Regardless of the type of sauce used, grated Parmigiano (or in some cases aged Pecorino) is added (just before serving) pretty much to every pasta dish. A common exception is for sauces containing fish.

It is interesting to note that probably 50% of pasta sauces are traditionally vegetarian – this contributes to making Italy a vegetarian-friendly country.

Every Italian region has its own exclusive pasta sauce recipes, and it would be impossible to mention them all here. However, there are a few families of sauces that are popular all around Italy. Here is a list of them where every sauce is paired with its most typical cut of pasta.

  • Based on just olive oil, e.g.:
    • spaghetti ‘aglio, olio e peperoncino’ (with garlic and chili pepper)
    • linguine with shell fish or other seafood (usually with some garlic and white wine)
  • Based on tomato, e.g.:
    • tomato basil rotini
    • penne all’arrabbiata (spicy, with garlic and parsley)
    • creamy tomato farfalle (with heavy cream)
  • Pesto (basil, oil, pine nuts, Parmigiano), e.g.:
  • Just butter, e.g.:
    • pappardelle (also, ravioli) butter and sage
  • Based on meat, e.g.:
    • spaghetti al ragù (Bolognese)
    • tagliatelle ‘al cinghiale’ (with wild boar)
  • Based on cream, e.g.:
    • pappardelle with mushrooms
    • fettuccine with salmon
    • farfalle with ham and peas
  • Based on eggs, e.g.:
  • Based on cheese, e.g.:

Finally, I can’t help but mention the most common mistakes found in North America. You are likely not going to have an authentic Italian pasta dish if:

  • You are getting served preparations that in Italy don’t exist. For instance:
    • Alfredo sauce. In Italy, there are several cheese and butter sauces, but nothing called Alfredo.
    • Spaghetti with meatballs. There is some evidence of such a dish in some areas of southern Italy, but this dish is virtually extinct in Italy.
  • Your pasta is terribly overcooked – Italian pasta has to be “al dente”.
  • There is too much sauce – pasta is a dry dish, not a stew!
  • There is too much pasta – 80-100 grams (around 3 ounces) is the average amount.
  • Pasta is served with a side of salad or garlic toast – it just doesn’t happen in Italy (however, bread would be on the table).

Also, if you are making pasta at home, using pre-made sauces from a jar is a big no-no. You can buy some OK pre-made Italian sauces, but they don’t compare with the freshly made ones and don’t have a big market in Italy.

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11 thoughts on “Pasta 101”

  1. You say it's acceptable to do scarpetta to clean your plate after a meal. Is it ok to do it in a fancier restaurant as well, or just at home? I've done it a few times here in Canada, and invariably get people looking down their noses at me.

  2. I would do it even in the fanciest restaurants, it's a sign of appreciation. I suppose it gets a little bit funny if you really wipe your plate dishwasher-clean 🙂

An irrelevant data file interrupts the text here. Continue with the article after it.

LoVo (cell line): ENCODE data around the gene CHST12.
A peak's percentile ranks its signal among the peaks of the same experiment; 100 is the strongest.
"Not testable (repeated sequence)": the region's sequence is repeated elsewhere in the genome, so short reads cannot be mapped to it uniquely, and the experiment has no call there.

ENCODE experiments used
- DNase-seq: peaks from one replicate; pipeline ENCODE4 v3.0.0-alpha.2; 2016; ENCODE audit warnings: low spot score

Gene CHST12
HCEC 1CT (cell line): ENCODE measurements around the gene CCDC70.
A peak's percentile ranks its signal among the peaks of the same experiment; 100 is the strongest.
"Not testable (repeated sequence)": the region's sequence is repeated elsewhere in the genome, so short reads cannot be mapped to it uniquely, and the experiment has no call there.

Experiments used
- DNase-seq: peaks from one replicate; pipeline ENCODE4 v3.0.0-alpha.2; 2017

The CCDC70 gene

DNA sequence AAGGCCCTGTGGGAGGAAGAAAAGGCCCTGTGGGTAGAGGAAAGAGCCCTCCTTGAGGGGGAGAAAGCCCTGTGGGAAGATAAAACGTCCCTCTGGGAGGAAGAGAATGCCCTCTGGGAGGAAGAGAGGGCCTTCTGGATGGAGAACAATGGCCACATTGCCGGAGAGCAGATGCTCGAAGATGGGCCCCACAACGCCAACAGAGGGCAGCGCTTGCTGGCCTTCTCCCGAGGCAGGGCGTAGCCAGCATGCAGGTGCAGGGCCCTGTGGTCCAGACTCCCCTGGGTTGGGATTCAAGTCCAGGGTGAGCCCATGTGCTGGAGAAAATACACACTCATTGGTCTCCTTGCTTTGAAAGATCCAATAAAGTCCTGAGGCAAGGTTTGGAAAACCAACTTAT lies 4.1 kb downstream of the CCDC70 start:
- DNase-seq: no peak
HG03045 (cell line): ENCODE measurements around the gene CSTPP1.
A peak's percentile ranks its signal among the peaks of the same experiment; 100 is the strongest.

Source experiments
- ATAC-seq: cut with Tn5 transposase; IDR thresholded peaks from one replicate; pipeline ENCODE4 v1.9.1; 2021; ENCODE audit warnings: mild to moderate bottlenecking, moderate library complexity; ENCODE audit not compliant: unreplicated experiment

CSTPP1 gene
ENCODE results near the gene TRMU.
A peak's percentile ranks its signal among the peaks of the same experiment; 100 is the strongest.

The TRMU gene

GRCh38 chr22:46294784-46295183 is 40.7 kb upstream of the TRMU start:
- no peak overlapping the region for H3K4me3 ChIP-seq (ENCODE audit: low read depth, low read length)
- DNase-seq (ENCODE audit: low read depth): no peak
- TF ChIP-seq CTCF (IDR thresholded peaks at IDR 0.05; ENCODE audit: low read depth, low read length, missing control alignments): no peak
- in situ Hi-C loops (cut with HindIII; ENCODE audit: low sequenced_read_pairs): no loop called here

3. Candicus, well as Paolo said it also depends on how aggressive you are.

    In Italy it's not something you would do in the fancy restaurants and many won't do it even at home, it depends on how strict you are on those matters.

    Abroad it can be different, you could even surprise your party by letting them know the Italian name for that practice.

    Also it depends on how formal the restaurant is. Here in N.A. many expensive Italian restaurants are still about traditional dishes and they are family businesses.

    In the end it's up to you. In theory, and this is a fact, it's not indeed considered to be conforming to the etiquette ("galateo" or "buona educazione" in Italian)

  4. Also, regarding the brands, every Italian has his own strong opinions on those matters (maybe actually, on any matter). But I'd say it's a widely spread opinion that Barilla is more "commercial" and inferior to Voiello, De Cecco and Garofalo.

    Personally I'd say that for spaghetti and long pastas, Garofalo is the best, followed by Voiello. For short pastas I'd go with De Cecco.

  5. OK, evidently I haven't eaten in fancy restaurants 🙂 According to the etiquette you are not supposed to do the 'scarpetta' in formal dining. However, I strongly recommend to do it every time you can, because it is delicious.

  6. Everyone has their own way to make a basic tomato sauce; here is my mom's way. For 4-6 servings:
    1) Sauté 1 finely sliced onion wedge in 1 T of olive oil at medium-high heat until translucent.
    2) Add 2 pounds of fresh crushed tomatoes (if in season) or a can or bottle (1 1/2 pounds) of crushed strained tomatoes. My favorite brand is Mutti, but Pomi` or Molisana are not bad; in any case, it's fundamental to choose a product that just contains uncooked tomatoes and possibly salt (and maybe basil), nothing else.
    3) Stir until the tomatoes start to boil, then turn down to low.
    4) Simmer for 1 hour with lid on, stirring every 20 minutes.
    5) Adjust the salt to taste.